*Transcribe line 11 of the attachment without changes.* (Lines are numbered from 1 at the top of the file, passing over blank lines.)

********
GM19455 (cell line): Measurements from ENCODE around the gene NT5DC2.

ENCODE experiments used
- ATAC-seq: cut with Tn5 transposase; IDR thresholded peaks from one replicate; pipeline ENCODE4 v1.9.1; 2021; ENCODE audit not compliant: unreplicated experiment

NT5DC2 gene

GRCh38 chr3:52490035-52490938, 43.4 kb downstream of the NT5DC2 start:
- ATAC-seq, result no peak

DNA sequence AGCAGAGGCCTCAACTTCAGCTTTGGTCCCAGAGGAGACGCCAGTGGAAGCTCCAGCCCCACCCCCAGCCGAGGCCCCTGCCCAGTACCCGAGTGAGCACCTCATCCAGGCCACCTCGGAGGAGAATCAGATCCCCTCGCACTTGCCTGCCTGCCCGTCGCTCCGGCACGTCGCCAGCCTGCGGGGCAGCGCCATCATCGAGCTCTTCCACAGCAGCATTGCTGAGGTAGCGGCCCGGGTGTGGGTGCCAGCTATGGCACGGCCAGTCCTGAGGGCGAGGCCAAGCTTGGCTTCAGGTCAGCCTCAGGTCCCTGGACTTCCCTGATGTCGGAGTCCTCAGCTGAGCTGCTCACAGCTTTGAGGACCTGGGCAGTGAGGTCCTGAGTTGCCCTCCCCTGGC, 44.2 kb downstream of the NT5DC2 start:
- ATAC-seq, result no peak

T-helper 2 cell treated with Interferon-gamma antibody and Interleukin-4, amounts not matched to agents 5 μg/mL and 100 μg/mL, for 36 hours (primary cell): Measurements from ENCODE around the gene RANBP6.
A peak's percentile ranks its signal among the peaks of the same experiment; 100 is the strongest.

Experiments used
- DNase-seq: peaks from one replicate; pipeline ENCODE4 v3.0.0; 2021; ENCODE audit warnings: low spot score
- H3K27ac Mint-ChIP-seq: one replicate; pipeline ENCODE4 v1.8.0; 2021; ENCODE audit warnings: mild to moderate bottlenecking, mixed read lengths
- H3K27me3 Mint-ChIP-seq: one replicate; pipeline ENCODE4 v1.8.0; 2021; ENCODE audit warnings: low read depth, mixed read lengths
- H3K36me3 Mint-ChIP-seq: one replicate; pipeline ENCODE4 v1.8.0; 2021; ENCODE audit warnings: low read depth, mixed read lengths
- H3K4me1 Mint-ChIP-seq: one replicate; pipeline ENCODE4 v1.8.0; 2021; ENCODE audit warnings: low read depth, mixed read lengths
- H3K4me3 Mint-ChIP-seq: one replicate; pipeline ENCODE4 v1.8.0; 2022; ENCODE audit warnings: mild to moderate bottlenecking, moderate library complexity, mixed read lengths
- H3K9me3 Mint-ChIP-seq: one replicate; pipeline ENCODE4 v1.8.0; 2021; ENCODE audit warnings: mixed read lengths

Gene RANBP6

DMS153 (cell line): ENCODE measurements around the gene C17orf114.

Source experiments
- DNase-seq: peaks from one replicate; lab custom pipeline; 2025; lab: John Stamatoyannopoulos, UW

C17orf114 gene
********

Experiments used